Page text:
Not all organizations are a good fit. Online elections are not the best answer for every association, nor are all association members computer-savvy. Some members may not have easy access to the Internet. According to the Pew Internet and American Life Project, only 42 percent of Americans ages 65 and older use the Internet. Also, only 67 percent of people living in rural communities use the Internet compared to 81 percent of people living in urban areas. This means that an association consisting primarily of older members who live in sparsely populated areas should consider maintaining some form of traditional voting practice. Before investing in an online voting system, take the time to break down your association’s demographics and tendencies so that you can build a voting process that best serves the needs of your members.
Expertise required. Building an online voting system requires programming experience and an understanding of election processes. Often, associations need to look outside the organization to establish an online voting system either because their staff lacks the necessary expertise or because building such a system internally would put an unreasonable strain on employee resources. If you use an outside vendor, your challenge will be to find an election partner as serious about your election as you are. Ask potential partners for references, and research their track records of serving fellow associations. In some cases, you may find it necessary to issue a request for proposal regarding your election needs to properly compare vendor services and capabilities.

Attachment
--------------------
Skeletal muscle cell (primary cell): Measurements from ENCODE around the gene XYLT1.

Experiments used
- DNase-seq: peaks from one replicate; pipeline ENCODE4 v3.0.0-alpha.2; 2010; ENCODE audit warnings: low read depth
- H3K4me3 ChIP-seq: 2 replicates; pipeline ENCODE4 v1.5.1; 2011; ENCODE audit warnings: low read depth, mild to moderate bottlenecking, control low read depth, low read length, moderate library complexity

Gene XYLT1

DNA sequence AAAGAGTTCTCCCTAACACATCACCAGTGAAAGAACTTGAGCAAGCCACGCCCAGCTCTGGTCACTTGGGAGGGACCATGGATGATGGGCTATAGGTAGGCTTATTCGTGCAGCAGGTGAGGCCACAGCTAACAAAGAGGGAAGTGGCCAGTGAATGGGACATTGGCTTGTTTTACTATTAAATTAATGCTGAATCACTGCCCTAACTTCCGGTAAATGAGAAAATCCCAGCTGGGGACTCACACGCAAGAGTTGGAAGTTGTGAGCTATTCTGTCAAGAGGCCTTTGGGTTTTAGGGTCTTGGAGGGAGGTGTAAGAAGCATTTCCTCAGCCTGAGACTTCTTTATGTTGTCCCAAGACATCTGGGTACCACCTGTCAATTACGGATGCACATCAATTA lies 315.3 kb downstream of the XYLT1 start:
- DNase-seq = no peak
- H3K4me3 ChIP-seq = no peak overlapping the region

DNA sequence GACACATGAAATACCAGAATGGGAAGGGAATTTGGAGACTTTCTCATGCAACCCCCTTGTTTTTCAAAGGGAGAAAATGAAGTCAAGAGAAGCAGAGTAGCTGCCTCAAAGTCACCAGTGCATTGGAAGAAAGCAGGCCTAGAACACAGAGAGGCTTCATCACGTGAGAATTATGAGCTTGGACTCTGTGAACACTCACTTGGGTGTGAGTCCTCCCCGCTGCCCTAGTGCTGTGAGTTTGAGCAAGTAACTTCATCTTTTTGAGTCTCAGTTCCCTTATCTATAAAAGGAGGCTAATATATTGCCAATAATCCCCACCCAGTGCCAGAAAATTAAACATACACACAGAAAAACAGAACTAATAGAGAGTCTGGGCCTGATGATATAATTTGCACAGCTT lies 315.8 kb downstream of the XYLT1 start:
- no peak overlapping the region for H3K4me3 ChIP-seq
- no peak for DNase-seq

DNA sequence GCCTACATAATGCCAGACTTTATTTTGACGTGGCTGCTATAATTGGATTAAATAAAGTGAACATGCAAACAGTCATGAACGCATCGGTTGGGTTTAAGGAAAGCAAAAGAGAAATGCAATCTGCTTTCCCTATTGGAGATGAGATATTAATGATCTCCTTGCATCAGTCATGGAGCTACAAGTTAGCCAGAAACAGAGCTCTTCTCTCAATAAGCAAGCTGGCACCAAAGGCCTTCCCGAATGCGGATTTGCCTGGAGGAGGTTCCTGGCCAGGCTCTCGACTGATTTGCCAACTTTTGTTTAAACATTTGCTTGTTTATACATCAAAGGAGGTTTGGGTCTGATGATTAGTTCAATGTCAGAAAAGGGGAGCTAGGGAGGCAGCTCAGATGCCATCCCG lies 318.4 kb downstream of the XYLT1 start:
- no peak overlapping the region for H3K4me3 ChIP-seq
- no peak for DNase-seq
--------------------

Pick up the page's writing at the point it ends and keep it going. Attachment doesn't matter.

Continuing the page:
Providing support. A critical piece to any online voting process is providing designated voter support. No matter how well-designed and well-thought-out the online voting system, if members can’t log in or quickly get help when they need it, their perception of the online process will not be favorable. A resource needs to be available to guide struggling members through logging in and casting their votes and to answer frequently asked questions. Your challenge will be to allocate the resources and designate a person to provide the necessary member support.
Establishing an online voting system for your association is not an easy task. With careful research and planning, you can run successful online elections. But don’t take the task of establishing an online voting system lightly as there are sure to be implementation challenges. With an understanding of the demographics and tendencies of your association, you can create a voting process that fits your members’ needs and behavior.